I’ve had to make a few changes to my running schedule lately. I had planned to do the Peach Bud 10K in Grimsby, ON, along the shores of beautiful Lake Ontario, on the 28th of June, but the University oh so helpfully scheduled a doctoral defense for the exact time and date of the race, and I had to attend, so… that was a no go. Then I thought I would do the Guelph Summer’s Night Classical 5K this Wednesday. It’s so called because they have members of the Guelph Symphony Orchestra playing at various points along the course. It turns out, though, that it’s gonna be 90+ degrees at race time. So, uh, nope. Although it would be interesting to see how well one can play the cello with heatstroke.

I ended up adding the Tannenbaum 10K in Toronto in December to the schedule instead. Some seriously fast runners in that one, so maybe it can spur me to a PR. I’ve also started thinking about next year, and which major events I’d like to shoot for. I have unfinished business at the Mercedes-Benz 10K in Oakville, which I couldn’t run last year because I was hurt. We also plan to be in Puerto Rico in March, so I’m definitely going to run the Puerto Rico Half Marathon, which is March 12th. All my other plans are kind of tentative, but assuming all goes well with the Hamilton Marathon this year, I’ll be looking at a fall marathon for next year too.

So, here we go. Back to marathon training. I’m feeling good about it this time though. I’ve worked my base up to 25 miles per week and will be starting to ramp up the distance in about six weeks. Gonna give myself lots of time and fix the mistakes I made in the last attempt. No running through injuries, no overly fast long runs, no exploding groins. Will be documenting as I go along. Should be an interesting time.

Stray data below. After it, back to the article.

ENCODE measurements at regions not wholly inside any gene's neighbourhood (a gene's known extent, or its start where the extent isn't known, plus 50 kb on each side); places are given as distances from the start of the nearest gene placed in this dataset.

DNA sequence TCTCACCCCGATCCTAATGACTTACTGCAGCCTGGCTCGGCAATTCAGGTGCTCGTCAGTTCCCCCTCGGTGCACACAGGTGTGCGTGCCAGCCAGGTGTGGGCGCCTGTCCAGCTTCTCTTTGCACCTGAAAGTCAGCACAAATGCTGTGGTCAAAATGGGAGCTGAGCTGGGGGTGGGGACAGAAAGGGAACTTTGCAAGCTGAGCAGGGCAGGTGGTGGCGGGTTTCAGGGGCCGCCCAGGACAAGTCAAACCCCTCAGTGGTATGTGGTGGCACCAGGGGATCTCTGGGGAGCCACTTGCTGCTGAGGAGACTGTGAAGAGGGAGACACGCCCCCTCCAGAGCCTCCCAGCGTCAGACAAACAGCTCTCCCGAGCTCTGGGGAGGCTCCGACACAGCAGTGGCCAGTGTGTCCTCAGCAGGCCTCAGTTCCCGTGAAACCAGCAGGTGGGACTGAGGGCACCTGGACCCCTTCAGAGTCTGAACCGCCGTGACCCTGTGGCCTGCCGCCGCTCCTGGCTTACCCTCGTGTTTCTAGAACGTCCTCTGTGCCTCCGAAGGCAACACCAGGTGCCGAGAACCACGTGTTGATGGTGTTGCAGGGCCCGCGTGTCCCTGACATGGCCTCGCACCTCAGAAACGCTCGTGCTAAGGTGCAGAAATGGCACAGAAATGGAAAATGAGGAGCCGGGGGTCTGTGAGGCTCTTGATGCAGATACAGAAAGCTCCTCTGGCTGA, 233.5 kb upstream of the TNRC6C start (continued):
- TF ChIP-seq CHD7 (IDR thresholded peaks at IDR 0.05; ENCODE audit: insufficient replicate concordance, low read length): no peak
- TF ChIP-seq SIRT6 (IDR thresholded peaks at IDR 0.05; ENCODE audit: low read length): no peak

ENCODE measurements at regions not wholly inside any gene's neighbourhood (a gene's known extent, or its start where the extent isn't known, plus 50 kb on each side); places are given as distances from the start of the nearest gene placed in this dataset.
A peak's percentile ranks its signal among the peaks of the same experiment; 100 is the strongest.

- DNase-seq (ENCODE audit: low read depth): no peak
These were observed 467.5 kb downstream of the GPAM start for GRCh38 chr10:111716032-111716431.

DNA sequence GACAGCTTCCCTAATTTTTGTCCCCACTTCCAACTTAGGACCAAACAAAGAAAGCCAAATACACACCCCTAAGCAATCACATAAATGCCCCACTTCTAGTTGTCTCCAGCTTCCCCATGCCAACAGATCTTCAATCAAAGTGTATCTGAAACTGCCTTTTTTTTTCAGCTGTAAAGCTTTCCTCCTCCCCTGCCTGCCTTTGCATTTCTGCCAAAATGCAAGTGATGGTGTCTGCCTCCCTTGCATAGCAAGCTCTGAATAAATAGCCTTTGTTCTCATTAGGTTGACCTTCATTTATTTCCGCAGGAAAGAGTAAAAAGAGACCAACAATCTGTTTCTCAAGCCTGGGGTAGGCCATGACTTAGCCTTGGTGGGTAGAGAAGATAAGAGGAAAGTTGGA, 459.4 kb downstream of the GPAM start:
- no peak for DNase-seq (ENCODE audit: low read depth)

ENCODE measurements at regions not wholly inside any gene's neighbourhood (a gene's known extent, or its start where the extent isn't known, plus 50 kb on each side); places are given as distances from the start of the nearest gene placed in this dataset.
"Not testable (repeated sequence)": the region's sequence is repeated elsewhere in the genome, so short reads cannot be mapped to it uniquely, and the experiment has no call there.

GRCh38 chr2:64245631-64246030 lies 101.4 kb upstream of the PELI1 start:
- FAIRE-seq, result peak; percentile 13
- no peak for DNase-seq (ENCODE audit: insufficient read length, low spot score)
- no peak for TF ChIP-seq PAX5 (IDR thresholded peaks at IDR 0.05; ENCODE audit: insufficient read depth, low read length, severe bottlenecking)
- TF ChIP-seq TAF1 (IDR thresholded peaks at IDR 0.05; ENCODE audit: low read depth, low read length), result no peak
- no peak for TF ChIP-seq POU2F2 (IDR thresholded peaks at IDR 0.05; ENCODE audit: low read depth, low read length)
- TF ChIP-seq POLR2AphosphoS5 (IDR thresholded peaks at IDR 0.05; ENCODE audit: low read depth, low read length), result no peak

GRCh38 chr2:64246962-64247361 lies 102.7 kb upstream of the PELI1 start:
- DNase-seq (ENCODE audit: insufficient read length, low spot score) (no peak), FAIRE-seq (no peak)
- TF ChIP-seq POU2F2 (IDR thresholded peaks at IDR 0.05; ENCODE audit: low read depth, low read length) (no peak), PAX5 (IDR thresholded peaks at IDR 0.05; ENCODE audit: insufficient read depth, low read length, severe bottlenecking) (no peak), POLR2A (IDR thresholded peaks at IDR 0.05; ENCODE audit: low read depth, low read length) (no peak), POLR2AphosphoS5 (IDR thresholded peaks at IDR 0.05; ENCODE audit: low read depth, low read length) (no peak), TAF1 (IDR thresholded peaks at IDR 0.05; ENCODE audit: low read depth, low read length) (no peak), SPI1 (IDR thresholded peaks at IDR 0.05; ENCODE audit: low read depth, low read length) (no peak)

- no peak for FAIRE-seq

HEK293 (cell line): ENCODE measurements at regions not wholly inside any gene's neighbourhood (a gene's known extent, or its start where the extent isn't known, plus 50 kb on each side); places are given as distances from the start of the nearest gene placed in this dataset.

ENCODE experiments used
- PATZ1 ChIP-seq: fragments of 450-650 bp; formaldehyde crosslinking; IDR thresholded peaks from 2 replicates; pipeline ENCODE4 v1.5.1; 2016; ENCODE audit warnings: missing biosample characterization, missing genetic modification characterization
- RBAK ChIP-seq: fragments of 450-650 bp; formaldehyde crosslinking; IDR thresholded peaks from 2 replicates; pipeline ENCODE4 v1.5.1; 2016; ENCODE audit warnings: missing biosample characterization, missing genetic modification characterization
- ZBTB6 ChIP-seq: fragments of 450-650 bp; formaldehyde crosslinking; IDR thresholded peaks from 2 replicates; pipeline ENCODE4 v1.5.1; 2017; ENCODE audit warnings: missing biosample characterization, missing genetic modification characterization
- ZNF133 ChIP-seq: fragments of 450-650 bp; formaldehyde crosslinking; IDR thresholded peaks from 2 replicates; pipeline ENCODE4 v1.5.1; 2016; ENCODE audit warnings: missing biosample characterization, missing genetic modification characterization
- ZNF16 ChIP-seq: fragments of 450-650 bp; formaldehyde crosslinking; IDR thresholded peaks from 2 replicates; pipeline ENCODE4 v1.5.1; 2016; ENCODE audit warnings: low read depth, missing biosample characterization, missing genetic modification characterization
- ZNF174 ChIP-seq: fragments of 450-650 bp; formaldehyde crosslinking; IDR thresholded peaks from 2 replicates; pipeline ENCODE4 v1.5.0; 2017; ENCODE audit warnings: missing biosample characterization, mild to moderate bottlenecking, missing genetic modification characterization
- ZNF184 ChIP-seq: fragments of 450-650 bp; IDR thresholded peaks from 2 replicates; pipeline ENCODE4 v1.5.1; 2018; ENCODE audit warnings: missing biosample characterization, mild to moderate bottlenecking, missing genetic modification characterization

Finally, hope all my Canadian friends had a great Canada Day, and happy Independence Day to my American friends. May there be plenty of relaxing with family (and beer and barbecue if that’s your thing – it’s certainly mine).

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Four days to Buffalo, and things are looking… hot.

It seems like all my bitching about the weather has come back to bite me a little bit.

ME: God this cold weather sucks! Screw this cold blah blah blah bling blam blah. (I’m paraphrasing myself.)

WEATHER GODS: Oh yeah, buddy? Here’s your cold weather. How do you like record highs for Memorial Day Weekend in Buffalo? Hah? Dick.

ME: Ah, shit.

It’s supposed to be 90 in Buffalo on Saturday, plus the humidity, so the heat index will be like 2000 degrees. Luckily I’m not running Saturday, but even Sunday morning it’s gonna start at 70 with high humidity and get warmer. Got an email from the organizers today urging hydration and, quote, “[preparing] mentally by understanding that this may not be a PR day”.

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I think I’m in the 39% group. At least I hope so.

Ah the vagaries of Great Lakes weather. Yes I know, I know, OK. I’m done bitching about it. Sorry.

I am running the half, and at least will be off the course before 8:30 AM, so that’s a plus. And, also, Buffalo Marathon has its own beer! Brewed by Flying Bison Brewery, and called Mile 27. (It will be mile 14 for me, but hey, that’s OK. Guess I’ll just have to have two of them).

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A marathon with its own beer. I love you, Buffalo.

In other news, I found out something else I shouldn’t do before a big race. Took B to the batting cages a couple of days ago and we got one of those magic tokens that spit never ending pitches out at you. My rib cage is killing me. Note to self – don’t do athletic stuff you don’t normally do prior to a half.

Anyway, still gunning for that PR, but I don’t know what will happen. Might have to wait till my half in the fall. Or, maybe I’ll show the weather gods who’s boss. At least until next time.